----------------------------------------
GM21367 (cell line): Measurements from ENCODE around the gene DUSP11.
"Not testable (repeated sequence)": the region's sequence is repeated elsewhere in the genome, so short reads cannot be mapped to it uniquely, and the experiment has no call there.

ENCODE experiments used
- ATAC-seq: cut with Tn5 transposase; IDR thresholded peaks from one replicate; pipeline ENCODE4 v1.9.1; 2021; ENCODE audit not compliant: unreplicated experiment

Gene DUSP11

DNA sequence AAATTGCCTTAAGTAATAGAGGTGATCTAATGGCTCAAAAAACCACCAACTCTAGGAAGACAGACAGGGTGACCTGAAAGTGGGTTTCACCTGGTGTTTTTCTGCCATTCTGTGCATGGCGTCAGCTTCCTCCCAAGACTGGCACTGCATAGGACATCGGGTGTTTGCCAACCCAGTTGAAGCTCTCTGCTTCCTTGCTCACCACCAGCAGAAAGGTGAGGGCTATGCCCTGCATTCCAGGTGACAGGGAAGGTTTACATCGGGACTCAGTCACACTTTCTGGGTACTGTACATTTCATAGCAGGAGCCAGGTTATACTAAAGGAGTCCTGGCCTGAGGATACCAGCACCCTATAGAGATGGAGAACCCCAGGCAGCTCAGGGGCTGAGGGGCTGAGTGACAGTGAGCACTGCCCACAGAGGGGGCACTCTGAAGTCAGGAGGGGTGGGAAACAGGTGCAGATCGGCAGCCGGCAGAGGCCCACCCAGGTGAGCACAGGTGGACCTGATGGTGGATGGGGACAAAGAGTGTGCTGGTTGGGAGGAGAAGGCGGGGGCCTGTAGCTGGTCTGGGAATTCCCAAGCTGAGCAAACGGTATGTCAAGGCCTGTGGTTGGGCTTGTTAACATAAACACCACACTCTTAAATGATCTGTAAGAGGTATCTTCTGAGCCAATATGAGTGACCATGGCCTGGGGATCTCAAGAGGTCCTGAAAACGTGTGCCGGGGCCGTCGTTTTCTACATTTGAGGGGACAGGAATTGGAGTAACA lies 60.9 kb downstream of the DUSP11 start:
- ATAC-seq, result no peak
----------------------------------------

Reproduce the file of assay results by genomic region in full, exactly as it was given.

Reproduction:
GM21367 (cell line): Measurements from ENCODE around the gene DUSP11.
"Not testable (repeated sequence)": the region's sequence is repeated elsewhere in the genome, so short reads cannot be mapped to it uniquely, and the experiment has no call there.

ENCODE experiments used
- ATAC-seq: cut with Tn5 transposase; IDR thresholded peaks from one replicate; pipeline ENCODE4 v1.9.1; 2021; ENCODE audit not compliant: unreplicated experiment

Gene DUSP11

DNA sequence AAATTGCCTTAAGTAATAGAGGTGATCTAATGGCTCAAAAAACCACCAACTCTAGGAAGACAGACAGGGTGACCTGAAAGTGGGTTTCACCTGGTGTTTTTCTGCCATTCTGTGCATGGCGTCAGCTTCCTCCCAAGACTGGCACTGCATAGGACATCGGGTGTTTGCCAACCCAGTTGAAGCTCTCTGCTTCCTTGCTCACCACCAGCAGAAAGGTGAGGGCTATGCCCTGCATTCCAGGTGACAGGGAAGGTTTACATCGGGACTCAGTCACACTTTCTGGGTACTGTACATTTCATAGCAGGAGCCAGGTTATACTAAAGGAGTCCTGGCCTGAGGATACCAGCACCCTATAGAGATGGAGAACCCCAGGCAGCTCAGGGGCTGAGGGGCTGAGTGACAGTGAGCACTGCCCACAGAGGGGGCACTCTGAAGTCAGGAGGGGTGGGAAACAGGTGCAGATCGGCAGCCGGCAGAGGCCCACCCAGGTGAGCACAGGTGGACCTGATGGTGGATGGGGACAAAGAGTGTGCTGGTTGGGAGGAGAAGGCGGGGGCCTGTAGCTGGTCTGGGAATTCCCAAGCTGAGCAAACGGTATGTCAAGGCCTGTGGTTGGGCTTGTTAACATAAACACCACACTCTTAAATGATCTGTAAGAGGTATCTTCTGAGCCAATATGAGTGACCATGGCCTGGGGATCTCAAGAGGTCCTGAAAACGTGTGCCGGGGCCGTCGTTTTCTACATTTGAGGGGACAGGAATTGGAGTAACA lies 60.9 kb downstream of the DUSP11 start:
- ATAC-seq, result no peak